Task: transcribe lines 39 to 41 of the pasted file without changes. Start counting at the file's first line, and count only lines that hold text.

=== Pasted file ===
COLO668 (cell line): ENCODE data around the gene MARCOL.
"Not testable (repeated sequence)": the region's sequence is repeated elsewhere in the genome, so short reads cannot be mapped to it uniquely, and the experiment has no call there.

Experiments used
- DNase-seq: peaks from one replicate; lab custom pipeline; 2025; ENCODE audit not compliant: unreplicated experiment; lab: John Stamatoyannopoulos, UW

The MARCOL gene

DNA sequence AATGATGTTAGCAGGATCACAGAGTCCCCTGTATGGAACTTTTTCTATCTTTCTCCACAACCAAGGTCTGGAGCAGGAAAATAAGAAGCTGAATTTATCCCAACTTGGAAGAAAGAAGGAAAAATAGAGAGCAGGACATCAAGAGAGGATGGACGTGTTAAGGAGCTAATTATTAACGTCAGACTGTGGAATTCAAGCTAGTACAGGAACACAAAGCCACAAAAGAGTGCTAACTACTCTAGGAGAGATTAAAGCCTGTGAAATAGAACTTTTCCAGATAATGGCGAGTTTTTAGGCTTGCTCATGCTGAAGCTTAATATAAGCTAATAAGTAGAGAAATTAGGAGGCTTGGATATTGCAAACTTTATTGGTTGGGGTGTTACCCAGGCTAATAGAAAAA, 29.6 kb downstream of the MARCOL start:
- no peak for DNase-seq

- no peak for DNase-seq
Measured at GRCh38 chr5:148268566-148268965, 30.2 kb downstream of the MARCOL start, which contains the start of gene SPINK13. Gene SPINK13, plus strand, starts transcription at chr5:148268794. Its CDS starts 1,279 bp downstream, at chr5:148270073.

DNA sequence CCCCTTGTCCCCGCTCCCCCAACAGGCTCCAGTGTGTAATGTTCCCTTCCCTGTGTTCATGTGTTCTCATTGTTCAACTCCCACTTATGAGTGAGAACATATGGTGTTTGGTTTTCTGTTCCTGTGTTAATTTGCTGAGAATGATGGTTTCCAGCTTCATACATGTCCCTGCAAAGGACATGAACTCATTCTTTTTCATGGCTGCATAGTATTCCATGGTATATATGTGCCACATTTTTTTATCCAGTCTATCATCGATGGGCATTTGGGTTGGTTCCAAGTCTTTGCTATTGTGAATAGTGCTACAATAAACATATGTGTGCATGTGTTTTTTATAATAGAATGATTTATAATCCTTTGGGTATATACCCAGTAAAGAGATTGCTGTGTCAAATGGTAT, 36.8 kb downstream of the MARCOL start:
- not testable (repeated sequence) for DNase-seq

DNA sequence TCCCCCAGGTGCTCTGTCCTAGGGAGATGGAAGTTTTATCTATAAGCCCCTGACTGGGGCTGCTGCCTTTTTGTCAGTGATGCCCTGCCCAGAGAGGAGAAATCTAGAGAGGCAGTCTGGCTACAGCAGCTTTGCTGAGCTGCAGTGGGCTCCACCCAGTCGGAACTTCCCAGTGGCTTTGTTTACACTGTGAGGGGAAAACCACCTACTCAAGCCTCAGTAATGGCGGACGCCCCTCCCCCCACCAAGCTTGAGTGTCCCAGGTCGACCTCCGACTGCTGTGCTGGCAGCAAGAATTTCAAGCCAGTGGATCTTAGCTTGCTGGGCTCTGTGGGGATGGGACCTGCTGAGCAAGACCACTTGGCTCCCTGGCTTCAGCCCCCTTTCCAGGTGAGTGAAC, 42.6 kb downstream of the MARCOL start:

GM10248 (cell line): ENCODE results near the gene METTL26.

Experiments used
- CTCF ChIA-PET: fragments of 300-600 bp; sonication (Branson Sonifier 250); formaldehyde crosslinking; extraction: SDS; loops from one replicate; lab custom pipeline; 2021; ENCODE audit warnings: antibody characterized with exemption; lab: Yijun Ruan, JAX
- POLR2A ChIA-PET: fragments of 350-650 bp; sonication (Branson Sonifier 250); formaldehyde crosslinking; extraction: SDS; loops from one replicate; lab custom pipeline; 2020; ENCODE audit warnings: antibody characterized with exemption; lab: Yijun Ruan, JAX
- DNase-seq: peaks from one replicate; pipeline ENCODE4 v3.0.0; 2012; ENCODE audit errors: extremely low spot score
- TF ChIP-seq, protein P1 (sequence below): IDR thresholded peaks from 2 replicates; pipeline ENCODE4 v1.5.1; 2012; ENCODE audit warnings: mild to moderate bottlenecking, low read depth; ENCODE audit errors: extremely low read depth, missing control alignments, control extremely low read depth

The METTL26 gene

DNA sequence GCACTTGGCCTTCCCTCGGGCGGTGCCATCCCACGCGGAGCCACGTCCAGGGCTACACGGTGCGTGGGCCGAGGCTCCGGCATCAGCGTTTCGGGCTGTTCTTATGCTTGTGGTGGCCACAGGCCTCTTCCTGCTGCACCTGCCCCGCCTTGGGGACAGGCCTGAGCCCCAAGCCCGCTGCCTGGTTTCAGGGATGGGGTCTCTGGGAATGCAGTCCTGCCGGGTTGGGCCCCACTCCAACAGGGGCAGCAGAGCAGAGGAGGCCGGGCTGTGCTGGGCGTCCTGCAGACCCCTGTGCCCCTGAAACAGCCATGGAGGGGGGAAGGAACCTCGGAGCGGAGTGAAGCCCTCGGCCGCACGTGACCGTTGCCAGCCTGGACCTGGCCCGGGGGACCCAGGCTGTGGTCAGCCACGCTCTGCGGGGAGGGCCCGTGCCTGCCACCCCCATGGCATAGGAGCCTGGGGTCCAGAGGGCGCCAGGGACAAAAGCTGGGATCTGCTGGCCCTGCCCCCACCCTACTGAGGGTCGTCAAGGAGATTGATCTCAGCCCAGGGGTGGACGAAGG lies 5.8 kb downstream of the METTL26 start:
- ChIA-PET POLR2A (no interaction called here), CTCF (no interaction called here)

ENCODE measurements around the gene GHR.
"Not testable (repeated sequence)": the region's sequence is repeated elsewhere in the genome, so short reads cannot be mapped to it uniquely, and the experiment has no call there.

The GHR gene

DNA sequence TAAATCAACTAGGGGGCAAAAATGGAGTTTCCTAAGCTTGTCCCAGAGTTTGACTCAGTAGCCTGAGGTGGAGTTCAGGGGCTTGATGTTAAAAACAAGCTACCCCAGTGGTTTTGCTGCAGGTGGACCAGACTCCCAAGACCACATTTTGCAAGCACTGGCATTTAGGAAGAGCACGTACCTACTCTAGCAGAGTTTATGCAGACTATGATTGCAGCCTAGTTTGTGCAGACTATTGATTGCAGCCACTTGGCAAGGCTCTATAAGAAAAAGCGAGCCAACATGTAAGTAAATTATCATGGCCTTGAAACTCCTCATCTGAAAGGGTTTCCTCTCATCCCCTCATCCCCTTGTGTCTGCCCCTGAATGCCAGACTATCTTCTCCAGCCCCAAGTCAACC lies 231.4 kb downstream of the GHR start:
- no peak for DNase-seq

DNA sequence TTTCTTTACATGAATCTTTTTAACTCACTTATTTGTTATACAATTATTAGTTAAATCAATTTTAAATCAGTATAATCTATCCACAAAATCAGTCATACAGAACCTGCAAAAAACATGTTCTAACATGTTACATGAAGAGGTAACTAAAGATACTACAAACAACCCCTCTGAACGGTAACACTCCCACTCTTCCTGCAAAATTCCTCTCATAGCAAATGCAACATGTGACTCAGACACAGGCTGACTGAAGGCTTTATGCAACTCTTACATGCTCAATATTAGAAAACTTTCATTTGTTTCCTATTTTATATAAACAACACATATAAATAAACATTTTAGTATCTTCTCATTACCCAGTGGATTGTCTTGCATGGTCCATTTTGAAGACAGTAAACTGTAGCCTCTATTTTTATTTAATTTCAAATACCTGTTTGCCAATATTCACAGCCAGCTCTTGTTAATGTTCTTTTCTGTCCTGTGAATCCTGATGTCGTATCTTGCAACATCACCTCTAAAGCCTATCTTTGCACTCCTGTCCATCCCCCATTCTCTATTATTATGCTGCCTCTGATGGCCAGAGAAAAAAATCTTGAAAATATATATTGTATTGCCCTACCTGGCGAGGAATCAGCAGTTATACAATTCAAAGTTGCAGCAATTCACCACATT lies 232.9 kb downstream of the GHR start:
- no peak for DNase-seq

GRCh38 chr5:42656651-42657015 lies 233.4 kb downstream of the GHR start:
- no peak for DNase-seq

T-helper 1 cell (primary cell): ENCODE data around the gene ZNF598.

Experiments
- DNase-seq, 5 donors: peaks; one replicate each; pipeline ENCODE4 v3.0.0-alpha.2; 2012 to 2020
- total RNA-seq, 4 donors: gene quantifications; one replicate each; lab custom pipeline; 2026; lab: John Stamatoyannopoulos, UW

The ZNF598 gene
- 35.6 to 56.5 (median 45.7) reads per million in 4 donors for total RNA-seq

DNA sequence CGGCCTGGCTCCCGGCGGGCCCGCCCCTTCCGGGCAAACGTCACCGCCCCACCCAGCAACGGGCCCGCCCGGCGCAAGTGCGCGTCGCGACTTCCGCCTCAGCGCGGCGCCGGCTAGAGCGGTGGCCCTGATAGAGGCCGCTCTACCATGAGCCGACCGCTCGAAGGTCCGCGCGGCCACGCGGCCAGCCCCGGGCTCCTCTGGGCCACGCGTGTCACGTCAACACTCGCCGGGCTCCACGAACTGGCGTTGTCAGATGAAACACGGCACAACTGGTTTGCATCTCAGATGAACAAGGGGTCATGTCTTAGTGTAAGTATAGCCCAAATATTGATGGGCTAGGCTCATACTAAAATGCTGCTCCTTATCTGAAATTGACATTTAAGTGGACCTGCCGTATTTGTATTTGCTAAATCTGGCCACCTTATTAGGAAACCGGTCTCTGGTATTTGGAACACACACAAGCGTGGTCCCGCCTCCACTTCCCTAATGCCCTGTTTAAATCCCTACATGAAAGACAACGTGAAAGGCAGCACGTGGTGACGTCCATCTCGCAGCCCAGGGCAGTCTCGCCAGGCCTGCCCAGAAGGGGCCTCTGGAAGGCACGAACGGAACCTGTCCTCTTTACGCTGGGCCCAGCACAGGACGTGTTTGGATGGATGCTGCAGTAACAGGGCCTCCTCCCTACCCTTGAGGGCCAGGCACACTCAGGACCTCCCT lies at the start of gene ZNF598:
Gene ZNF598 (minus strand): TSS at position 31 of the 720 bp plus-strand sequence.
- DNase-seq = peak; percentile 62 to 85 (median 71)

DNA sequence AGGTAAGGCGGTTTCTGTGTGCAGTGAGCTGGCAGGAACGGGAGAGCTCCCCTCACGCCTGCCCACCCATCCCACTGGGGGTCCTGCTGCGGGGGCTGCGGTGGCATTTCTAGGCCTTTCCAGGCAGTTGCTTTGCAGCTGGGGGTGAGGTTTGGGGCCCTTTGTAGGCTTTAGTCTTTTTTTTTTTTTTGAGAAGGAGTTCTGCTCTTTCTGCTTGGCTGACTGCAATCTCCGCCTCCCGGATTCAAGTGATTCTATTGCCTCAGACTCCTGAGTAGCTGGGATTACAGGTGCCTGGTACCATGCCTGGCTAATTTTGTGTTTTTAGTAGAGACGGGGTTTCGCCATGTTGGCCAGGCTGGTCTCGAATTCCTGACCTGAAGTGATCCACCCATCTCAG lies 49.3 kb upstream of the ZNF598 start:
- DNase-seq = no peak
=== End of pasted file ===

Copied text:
- DNase-seq = peak; percentile 62 to 85 (median 71)

DNA sequence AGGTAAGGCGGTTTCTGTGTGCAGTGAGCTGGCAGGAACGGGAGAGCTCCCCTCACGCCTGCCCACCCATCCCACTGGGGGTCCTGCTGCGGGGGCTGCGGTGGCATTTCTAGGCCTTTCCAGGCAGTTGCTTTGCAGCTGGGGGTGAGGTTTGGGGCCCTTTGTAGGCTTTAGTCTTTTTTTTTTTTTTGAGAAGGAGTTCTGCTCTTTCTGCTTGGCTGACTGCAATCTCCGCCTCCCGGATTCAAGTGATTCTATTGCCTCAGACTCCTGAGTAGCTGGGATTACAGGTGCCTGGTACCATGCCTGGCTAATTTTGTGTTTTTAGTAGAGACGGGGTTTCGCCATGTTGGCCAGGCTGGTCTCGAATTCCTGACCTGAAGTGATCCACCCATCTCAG lies 49.3 kb upstream of the ZNF598 start:
- DNase-seq = no peak